Books for kids that grown-ups will like, too

September 15, 1996
Elisabeth Sherwin -- gizmo@

As the days start getting shorter and the nights longer, it may be time to think about a new infusion of books to read to the children. Here are some recommendations: "Bill Pickett, Rodeo-Ridin' Cowboy" (Gulliver Books, $16) written by Andrea Pinkney and illustrated by her husband, Brian. This 32-page picture book is about a black cowboy.

Folks have been telling stories about Bill Pickett since 1881 when he first wrestled a steer to the ground (at age 10) by sinking his teeth into the animal's lip....or so the story goes. "Bulldogging," the cowboys called it. This is the story of that feisty cowboy-kid from south of Abilene who grew up to become the most famous black rodeo performer who ever lived. Pickett was inducted into the National Cowboy Hall of Fame in Oklahoma in 1971.For kids age 4 to 8.

"Boo!" by Colin McNaughton (Harcourt Brace, $14) is a picture book for younger kids, say those age 3 to 5. If there are any "Babe" movie fans in your household, "Boo!" is sure to please them. As night falls, beware of the Masked Avenger - otherwise known as Preston the Pig. He goes around scaring people throughout the neighborhood until the tables are turned. This is a sequel to "Suddenly!" also written and illustrated by McNaughton, one of Britain's most popular creator of children's books.

"The Girl Who Wanted a Song" (Harcourt Brace, $16) by Steve Sanfield, illustrated by Stephen T. Johnson is about a little orphan girl, Marici, who is befriended by a Canadian goose. While the goose honks, Marici remembers songs from her childhood. She sings and the goose flies. The story was inspired by the Ten Oxherding Pictures of Zen Buddhism. The beautiful illustrations alone are worth the price of the book.

"Cantsee: The Cat Who Was the Color of the Carpet" (Gulliver Books, $16), written and illustrated by Gretchen Schields of San Franicsco, is a gem. The richly colored and highly detailed illustrations of Mr. Blue and his fussy, over-decorated Victorian townhouse are a pleasure to look at. Cantsee, his cat, blends in to every background and this causes all kinds of problems...and a happy ending. For kids age 3 to 7. Schields has two cats of her own, blues brothers named Jake and Ellwood.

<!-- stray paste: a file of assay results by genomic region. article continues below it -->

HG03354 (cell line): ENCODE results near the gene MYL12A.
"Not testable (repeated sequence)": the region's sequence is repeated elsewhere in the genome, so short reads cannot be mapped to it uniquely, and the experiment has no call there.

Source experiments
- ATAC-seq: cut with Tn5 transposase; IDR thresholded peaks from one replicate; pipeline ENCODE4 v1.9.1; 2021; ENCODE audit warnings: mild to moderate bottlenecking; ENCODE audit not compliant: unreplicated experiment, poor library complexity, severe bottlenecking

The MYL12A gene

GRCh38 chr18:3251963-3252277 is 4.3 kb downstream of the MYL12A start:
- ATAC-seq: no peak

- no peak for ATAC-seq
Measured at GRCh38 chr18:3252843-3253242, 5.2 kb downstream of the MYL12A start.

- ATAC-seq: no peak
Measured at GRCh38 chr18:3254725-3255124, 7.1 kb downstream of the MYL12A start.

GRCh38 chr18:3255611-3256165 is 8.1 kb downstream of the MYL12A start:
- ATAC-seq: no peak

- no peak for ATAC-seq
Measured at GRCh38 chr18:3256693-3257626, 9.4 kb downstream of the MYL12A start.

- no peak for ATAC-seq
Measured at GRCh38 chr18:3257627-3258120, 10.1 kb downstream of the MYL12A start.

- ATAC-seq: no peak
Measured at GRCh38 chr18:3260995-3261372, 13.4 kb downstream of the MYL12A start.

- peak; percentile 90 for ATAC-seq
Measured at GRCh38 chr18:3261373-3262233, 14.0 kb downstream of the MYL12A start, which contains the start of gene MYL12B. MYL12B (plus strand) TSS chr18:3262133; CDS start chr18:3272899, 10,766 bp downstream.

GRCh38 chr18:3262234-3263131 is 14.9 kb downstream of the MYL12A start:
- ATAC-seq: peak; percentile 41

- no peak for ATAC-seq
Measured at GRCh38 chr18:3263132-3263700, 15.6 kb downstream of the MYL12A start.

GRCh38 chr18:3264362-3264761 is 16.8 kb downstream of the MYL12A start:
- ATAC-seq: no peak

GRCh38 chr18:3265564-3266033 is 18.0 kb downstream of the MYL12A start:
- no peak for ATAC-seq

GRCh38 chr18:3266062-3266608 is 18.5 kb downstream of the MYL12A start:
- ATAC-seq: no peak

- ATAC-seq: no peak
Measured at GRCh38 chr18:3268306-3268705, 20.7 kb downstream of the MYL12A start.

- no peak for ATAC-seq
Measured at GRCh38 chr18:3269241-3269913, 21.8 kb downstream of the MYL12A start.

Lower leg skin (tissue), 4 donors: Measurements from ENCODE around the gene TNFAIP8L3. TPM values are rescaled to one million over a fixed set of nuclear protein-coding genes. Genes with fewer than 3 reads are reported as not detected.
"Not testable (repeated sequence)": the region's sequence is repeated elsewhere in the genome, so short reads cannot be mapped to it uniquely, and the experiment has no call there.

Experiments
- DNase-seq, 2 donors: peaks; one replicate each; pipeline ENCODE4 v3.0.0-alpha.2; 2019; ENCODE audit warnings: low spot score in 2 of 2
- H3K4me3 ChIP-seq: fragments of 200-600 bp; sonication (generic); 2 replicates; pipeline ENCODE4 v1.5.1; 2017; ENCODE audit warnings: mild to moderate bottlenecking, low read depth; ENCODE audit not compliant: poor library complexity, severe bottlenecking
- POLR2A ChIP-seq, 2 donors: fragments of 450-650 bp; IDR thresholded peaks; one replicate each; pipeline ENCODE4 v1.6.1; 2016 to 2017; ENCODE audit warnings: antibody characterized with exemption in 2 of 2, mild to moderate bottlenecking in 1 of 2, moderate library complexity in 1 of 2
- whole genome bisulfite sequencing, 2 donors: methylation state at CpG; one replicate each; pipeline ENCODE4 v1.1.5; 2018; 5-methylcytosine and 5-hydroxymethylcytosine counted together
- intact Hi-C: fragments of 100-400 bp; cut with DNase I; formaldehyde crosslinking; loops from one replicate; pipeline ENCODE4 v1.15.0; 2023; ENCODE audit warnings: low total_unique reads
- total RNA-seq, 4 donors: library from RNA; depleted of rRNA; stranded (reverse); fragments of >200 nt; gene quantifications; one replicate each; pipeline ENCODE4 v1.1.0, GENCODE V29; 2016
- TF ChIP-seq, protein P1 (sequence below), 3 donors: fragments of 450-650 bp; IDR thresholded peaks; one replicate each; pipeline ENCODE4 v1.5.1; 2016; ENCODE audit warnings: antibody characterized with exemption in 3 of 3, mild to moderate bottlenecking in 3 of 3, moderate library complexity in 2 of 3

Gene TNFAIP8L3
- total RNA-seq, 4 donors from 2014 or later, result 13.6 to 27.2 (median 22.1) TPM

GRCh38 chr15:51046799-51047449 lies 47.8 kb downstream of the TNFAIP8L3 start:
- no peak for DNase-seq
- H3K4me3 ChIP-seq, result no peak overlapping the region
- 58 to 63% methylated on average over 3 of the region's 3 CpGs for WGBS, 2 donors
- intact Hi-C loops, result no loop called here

"Josefina" (Harcourt Brace, $15), written and illustrated by Jeanette Winter, is a story inspired by the author's visit to Ocotlan, Mexico, where she met Josefina Aguilar, a folk artist known for her painted clay figures. Winter tells the story of how Josefina finds inspiration for her work in her tiny village creating suns, houses, women, flowers, mariachis and stars. The simple and colorful illustrations suit the narrative.

"Old Home Day" (Browndeer Press, $16) is another children's book by the poet Donald Hall. An earlier book of his told the story of baseball hero Babe Ruth, "When Willard Met Babe Ruth." Parents can't do much better in terms of quality. Not only is the story beautifully bittersweet, but the watercolor illustrations are wonderfully evocative of bygone days.

And that's what "Old Home Day" celebrates - the small towns in New England, specifically in this case, New Hampshire, that once thrived. But as people flocked to northern cities, the small towns declined. One hundred years ago, the governor of New Hampshire proclaimed an "old home day," a day when everybody could come back home at the same time and visit.

Hall celebrates both the history and the modern notion of "old home day," the cycle of growth and renewal that marks small towns across the country.

Have you ever stopped in a bucolic little town and thought: "Maybe someday we can live in this beautiful place." If so this book is for you, and your kids.

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